Right now I'm sitting on a yoga mat on the rooftop of 2309 Main Street in Santa Monica, California. Just below me is a giant red wall painted with the words "YOU ARE BEAUTIFUL," and there are two ten-foot tall inflatable dancing man balloons blowing in the wind beside me. There are men and women walking by on the sidewalk below, a beautiful community garden across the street. The ocean is just visible in the distance. This is #OccupyYouAreBeautiful.
Between today and Wednesday, September 19, this yoga mat will be my home. I will stay here all day and all night—I will eat here, sleep here, and I will be joined by yoga teachers, musicians, speakers, and other members of the community. #OccupyYouAreBeauitful is a public demonstration of solidarity with people who struggle with food and body image issues on all ends of the spectrum. Together, we are taking a stand—for life, for happiness, and for the right for all people to feel beautiful in the bodies they inhabit.
The statistics around eating disorders in this country are discouraging. Nearly 24 million Americans suffer from eating disorders, and millions of others struggle with food and body image issues at a subclinical level. This disease kills nearly half a million people every year—daughters, sisters, brothers, friends, and spouses. That's not okay. 32-year-olds shouldn't be dying of starvation.
My own personal story started at Children's Medical Center in Dallas at age 15, when I was admitted to the hospital at less than sixty pounds. After a five-year battle with Anorexia Nervosa, my body had reached its breaking point. The valves in my heart were leaking. My skin was yellow from liver failure. I'd had a stroke and was hanging onto life by a thread.
I spent the next sixteen months of my life in the hospital. The journey back to health was long and arduous, but fortunately I had an incredible team of medical professionals there to support me when my legs weren't strong enough to carry me. I left the hospital when I was 17, and while I'd made almost a complete recovery physically... I was still entrapped in the mental prison of an eating disorder. I was sure I was doomed to relapse.
It was just a few months after I’d left the hospital when my therapist encouraged me to try yoga. She was certain it would be good for me. I did not agree. I thought yoga sounded too touchy-feeling, too new-agey, too gentle for my tastes. But I went, most mostly because I felt my body was getting too big to tolerate. The eating disorder was by no means gone, and I thought yoga would be a good way to burn calories and prevent myself from getting fat.
Over the next several months, yoga re-introduced me to a body I hadn’t felt—truly felt—in years. The practice taught me how to listen to my body's needs, appreciate it for its functions rather than form, and cope with emotions I nearly killed myself trying to starve away. Yoga gave me practical tools for fighting an eating disorder—it answered questions that traditional treatment simply couldn't address. This is what hunger feels like. This is how you stay calm when sh*t hits the fan. This is why you take care of you your body.
Over the past several years, I've put a lot of thought into which elements of the yoga practice were helpful in my recovery and which weren't (I think some aspects of yoga culture can actually exacerbate an eating disorder). I developed a program called Yoga for Eating Disorders, which is designed to help people with food and body image issues tune into hunger and fullness signals, cope with difficult emotions, and learn to relate to the body as an ally rather than an enemy. Eating disorders—from anorexia to binge eating—take a huge toll on our healthcare system. As a complementary treatment, yoga can give eating disorder sufferers tools that pharmaceuticals and talk therapy simply cannot provide; potentially shortening treatment, reducing relapse, and ultimately saving lives.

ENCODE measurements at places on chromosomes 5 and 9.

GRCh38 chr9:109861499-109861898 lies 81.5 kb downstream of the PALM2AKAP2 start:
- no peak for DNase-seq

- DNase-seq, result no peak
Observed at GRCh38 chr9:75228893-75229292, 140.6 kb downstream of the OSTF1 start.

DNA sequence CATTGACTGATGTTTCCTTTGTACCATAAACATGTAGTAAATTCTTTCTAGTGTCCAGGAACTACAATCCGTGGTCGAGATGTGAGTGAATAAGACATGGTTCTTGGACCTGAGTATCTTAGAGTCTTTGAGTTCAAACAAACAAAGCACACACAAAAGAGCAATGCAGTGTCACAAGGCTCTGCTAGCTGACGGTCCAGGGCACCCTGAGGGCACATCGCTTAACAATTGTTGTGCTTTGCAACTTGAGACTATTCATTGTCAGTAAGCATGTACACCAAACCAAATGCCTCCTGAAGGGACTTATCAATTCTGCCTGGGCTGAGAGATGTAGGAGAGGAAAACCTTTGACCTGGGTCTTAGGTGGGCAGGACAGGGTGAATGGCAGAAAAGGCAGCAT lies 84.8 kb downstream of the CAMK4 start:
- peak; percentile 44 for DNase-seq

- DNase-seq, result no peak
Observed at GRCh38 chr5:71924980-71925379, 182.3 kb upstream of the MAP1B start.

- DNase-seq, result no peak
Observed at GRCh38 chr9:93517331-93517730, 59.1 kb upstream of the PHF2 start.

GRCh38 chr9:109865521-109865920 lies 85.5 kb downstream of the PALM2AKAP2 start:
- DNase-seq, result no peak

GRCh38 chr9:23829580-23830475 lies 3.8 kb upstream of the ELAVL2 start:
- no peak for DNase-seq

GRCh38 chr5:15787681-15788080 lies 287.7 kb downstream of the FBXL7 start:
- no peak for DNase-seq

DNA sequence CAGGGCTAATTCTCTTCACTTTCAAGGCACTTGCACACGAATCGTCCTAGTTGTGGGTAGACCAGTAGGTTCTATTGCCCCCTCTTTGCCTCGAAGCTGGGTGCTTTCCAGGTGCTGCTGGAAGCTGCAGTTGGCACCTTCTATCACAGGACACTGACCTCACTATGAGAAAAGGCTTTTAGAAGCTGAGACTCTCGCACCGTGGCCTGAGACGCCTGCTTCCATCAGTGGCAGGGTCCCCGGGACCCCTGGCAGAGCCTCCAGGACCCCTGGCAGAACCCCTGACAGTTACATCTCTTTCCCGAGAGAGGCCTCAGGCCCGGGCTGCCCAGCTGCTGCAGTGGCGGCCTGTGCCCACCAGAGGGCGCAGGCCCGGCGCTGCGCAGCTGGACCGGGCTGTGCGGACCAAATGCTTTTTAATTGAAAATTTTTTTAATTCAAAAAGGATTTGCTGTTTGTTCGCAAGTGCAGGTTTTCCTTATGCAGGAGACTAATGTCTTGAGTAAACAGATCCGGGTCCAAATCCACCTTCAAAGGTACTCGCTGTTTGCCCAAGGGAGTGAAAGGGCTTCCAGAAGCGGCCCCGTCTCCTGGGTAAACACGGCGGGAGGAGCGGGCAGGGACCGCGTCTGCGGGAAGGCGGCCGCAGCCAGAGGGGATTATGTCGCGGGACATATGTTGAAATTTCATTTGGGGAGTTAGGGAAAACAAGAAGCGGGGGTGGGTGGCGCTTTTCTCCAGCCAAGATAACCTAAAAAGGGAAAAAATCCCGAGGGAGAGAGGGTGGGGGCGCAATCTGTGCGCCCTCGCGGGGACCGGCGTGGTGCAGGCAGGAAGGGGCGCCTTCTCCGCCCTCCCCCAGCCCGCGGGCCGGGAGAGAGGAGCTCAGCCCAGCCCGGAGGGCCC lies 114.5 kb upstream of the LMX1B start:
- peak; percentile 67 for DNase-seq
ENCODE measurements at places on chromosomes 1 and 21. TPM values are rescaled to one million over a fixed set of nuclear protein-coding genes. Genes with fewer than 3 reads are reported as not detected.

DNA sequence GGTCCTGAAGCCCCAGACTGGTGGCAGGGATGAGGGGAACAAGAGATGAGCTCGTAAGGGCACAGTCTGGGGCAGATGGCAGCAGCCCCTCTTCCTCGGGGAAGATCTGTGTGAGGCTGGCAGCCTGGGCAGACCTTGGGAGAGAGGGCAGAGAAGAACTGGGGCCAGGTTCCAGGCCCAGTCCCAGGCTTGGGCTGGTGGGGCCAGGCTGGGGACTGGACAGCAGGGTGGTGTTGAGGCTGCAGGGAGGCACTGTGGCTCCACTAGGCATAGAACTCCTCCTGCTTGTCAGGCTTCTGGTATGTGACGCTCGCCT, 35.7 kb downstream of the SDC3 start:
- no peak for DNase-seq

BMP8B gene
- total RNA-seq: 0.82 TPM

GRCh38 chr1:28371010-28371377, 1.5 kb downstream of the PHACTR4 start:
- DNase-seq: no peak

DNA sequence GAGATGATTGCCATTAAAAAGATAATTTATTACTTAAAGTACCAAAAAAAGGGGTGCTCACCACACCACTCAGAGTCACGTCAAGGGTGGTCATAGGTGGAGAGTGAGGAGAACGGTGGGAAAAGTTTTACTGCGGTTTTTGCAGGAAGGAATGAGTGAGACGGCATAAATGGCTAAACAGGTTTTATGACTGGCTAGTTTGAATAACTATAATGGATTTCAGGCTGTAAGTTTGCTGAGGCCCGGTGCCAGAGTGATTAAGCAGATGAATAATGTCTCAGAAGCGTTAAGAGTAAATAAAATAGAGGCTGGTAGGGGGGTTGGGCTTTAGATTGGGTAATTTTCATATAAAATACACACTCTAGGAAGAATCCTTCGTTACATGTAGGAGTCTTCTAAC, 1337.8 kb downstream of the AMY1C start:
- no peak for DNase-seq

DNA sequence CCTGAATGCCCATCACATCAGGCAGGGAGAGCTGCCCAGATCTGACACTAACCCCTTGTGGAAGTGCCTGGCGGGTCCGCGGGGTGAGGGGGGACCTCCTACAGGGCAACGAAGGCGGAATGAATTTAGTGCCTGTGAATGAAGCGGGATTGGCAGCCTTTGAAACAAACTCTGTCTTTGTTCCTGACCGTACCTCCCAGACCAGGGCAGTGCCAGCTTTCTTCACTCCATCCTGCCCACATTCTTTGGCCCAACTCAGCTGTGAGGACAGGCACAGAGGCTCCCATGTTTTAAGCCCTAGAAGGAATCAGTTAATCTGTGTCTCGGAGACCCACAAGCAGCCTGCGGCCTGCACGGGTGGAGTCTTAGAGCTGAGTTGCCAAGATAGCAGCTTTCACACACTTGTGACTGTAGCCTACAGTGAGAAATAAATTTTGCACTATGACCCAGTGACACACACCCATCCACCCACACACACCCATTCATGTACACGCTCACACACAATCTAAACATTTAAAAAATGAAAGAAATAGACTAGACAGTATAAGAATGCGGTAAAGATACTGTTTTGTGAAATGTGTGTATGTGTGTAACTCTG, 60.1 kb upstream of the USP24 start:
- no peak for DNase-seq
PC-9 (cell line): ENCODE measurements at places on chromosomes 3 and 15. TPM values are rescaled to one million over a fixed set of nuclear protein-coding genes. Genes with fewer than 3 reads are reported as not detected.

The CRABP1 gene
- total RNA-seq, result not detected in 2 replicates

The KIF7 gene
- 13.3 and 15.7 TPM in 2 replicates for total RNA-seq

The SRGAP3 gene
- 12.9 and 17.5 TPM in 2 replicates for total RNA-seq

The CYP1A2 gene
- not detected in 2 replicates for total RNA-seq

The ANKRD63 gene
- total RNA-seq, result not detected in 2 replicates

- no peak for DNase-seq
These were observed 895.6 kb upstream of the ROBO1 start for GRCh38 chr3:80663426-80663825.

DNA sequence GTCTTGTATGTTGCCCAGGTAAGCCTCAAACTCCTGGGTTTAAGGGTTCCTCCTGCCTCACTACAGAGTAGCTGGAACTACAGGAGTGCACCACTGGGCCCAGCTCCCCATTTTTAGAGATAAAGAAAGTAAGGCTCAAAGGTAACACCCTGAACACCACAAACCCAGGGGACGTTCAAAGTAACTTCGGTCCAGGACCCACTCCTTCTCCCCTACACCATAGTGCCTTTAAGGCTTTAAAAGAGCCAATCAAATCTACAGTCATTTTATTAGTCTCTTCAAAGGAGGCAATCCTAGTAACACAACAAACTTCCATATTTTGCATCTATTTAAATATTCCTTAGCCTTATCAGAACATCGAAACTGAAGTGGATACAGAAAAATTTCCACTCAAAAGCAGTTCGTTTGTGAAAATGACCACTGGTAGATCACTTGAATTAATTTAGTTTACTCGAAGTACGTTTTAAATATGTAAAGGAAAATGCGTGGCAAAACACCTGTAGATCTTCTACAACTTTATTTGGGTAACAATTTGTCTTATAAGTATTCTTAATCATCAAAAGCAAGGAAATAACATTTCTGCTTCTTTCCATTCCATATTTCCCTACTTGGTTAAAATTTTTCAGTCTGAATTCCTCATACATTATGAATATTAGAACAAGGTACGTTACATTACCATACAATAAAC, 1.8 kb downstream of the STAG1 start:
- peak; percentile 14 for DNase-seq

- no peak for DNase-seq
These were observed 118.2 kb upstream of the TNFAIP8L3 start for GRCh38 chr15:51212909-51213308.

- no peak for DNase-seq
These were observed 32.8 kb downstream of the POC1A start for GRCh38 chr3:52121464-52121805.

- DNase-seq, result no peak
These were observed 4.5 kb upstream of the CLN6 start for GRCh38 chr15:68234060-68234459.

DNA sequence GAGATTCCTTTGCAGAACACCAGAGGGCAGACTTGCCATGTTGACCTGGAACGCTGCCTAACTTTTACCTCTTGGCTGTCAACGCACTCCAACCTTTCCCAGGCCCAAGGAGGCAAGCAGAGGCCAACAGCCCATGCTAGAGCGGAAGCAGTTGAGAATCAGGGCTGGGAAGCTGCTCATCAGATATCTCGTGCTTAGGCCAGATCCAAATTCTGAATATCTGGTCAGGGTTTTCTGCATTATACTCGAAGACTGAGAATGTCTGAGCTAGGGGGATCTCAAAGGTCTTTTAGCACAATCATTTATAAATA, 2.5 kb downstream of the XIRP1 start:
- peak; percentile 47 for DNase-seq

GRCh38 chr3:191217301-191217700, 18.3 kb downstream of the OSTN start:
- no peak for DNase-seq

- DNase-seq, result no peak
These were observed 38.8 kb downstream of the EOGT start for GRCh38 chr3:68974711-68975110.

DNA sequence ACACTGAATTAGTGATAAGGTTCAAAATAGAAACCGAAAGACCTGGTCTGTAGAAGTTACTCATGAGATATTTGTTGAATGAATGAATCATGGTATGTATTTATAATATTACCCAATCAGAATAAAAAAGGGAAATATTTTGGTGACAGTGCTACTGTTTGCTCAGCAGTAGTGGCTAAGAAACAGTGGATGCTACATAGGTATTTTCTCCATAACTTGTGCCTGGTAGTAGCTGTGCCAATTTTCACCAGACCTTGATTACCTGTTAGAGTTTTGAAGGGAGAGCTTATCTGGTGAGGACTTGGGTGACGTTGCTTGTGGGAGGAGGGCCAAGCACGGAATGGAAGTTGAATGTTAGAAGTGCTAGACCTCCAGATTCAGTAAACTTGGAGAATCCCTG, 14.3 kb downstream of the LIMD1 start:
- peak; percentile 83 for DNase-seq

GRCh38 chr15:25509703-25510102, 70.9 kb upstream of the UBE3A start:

On July 30 (my 24th birthday), I launched a crowd-funding campaign with the goal of raising $50K to take Yoga for Eating Disorders to treatment centers around the country at no charge, collect data for an evidence-based study on its effectiveness in treatment, and do a series of pro-bono talks about eating disorder prevention at local schools in each city the program is offered. It is an ambitious campaign, but I know in my heart that it's a necessary one. With nearly $20,000 raised so far, there is no doubt the community is behind it. But with less than six days left in the campaign... it was time for something drastic.
Inspired by my friend Will Baxter of the Don't Let Will Die campaign, I decided to climb on top of the "You Are Beautiful" building, lay my yoga mat down on the roof, and stay up there 'til all the funds for Yoga for Eating Disorders are raised. I can't let this campaign fail. This practice saved my life. I won't get off this mat until others get access to the same opportunity.
If you want to participate in #OccupyYouAreBeautiful, I would love for you to get involved. We will be live-streaming the entire event online, so you can tune in 24-hours a day September 15, 16, and 17 for free yoga and meditation sessions, music, public talks, and more. If you live in the area and want to volunteer, email me here. We welcome anyone who can offer a service (musicians, yoga teachers, speakers, etc.) or individuals who want to serve as hands-on-deck by telling those walking by about the campaign or bringing food, water, and supplies to the roof. Click here to add it to your To-Do list.
You can also help make Yoga for Eating Disorders possible by making a donation and sharing the campaign with your friends and family.
There is no reason this has to be the only #OccupyYouAreBeautiful. I encourage you to join the movement and host one in your own community.
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